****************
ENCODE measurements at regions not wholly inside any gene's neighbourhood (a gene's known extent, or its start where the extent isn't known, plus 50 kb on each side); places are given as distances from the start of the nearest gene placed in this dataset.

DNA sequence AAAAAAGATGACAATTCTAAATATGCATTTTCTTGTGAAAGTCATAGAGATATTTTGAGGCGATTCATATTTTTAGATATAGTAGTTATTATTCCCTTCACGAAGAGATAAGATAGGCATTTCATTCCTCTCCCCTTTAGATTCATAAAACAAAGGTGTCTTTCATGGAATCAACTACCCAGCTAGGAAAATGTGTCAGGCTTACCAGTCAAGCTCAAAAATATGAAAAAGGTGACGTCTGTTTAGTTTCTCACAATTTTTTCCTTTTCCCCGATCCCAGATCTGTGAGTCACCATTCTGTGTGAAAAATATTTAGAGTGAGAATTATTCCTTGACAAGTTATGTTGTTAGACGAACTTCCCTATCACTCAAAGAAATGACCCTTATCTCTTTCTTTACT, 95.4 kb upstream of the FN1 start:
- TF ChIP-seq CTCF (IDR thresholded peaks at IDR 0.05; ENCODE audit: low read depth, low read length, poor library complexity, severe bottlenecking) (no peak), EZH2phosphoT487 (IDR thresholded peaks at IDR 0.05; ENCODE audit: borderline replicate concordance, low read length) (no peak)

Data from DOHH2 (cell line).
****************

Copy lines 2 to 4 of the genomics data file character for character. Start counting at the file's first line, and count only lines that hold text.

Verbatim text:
DNA sequence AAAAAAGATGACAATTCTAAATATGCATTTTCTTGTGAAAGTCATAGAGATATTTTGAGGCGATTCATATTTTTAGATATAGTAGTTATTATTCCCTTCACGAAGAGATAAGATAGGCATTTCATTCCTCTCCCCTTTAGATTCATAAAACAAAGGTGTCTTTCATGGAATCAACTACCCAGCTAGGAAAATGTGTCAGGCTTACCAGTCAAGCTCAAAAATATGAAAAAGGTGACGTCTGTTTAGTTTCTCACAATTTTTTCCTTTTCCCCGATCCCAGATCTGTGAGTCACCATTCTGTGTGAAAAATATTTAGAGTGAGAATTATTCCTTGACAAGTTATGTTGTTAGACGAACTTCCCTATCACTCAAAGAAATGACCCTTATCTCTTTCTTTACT, 95.4 kb upstream of the FN1 start:
- TF ChIP-seq CTCF (IDR thresholded peaks at IDR 0.05; ENCODE audit: low read depth, low read length, poor library complexity, severe bottlenecking) (no peak), EZH2phosphoT487 (IDR thresholded peaks at IDR 0.05; ENCODE audit: borderline replicate concordance, low read length) (no peak)

Data from DOHH2 (cell line).